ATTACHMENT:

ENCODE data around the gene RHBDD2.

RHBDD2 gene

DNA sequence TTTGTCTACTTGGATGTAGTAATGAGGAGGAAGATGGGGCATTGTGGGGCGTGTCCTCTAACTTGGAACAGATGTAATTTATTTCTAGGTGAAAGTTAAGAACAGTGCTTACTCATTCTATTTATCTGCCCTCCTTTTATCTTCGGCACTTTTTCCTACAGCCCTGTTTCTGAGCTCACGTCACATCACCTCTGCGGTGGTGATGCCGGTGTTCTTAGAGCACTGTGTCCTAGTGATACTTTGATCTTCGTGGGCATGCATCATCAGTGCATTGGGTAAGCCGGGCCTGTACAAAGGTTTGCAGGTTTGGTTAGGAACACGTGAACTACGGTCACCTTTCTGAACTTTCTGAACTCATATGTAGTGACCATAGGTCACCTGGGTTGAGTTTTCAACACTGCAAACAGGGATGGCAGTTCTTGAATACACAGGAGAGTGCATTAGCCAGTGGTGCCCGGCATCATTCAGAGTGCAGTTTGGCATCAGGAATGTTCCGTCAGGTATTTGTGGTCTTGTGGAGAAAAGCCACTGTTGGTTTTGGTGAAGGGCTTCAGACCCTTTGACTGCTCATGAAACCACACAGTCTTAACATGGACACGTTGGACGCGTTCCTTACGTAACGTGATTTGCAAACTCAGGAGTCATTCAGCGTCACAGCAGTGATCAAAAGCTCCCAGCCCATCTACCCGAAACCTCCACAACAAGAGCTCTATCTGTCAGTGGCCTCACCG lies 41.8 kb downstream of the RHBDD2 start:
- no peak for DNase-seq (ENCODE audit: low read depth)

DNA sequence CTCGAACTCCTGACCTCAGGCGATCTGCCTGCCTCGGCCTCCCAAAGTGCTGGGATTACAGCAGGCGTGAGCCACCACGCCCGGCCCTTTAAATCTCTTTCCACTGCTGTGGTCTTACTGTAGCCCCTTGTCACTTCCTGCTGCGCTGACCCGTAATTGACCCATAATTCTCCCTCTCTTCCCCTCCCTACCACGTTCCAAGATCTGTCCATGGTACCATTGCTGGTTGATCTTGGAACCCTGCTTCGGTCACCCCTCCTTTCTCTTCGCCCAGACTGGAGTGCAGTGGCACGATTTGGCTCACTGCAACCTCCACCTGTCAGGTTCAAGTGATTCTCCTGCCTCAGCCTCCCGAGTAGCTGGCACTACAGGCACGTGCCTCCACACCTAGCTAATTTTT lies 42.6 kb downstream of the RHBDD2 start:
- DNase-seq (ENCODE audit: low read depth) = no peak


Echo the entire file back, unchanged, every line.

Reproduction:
ENCODE data around the gene RHBDD2.

RHBDD2 gene

DNA sequence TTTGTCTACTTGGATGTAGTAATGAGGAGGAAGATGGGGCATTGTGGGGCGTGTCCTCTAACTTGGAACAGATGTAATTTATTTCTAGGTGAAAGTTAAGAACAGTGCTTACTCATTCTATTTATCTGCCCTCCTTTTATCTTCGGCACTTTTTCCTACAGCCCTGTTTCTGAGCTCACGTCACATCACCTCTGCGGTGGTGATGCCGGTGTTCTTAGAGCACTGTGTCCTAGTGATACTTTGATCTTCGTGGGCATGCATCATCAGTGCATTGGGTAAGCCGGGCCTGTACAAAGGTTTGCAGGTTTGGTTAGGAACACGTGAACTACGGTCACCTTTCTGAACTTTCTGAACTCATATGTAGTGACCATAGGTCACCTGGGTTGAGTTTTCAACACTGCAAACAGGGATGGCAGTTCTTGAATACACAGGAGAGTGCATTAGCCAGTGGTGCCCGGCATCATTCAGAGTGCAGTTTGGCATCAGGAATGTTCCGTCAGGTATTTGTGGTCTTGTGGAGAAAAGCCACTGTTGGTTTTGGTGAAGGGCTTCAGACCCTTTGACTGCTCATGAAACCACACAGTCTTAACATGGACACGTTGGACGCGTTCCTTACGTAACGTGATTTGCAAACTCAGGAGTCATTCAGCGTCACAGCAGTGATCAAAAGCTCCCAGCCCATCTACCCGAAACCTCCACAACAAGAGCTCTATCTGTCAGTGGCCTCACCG lies 41.8 kb downstream of the RHBDD2 start:
- no peak for DNase-seq (ENCODE audit: low read depth)

DNA sequence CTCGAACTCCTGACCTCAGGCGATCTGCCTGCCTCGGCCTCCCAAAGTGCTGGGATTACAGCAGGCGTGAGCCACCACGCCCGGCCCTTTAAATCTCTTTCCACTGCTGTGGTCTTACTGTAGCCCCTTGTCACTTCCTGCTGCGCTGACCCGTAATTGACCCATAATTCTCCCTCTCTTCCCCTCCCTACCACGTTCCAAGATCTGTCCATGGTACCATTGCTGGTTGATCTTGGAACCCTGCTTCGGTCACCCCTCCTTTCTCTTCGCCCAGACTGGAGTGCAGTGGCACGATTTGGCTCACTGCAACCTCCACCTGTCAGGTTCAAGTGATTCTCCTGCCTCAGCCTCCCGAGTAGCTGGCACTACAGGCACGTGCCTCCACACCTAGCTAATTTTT lies 42.6 kb downstream of the RHBDD2 start:
- DNase-seq (ENCODE audit: low read depth) = no peak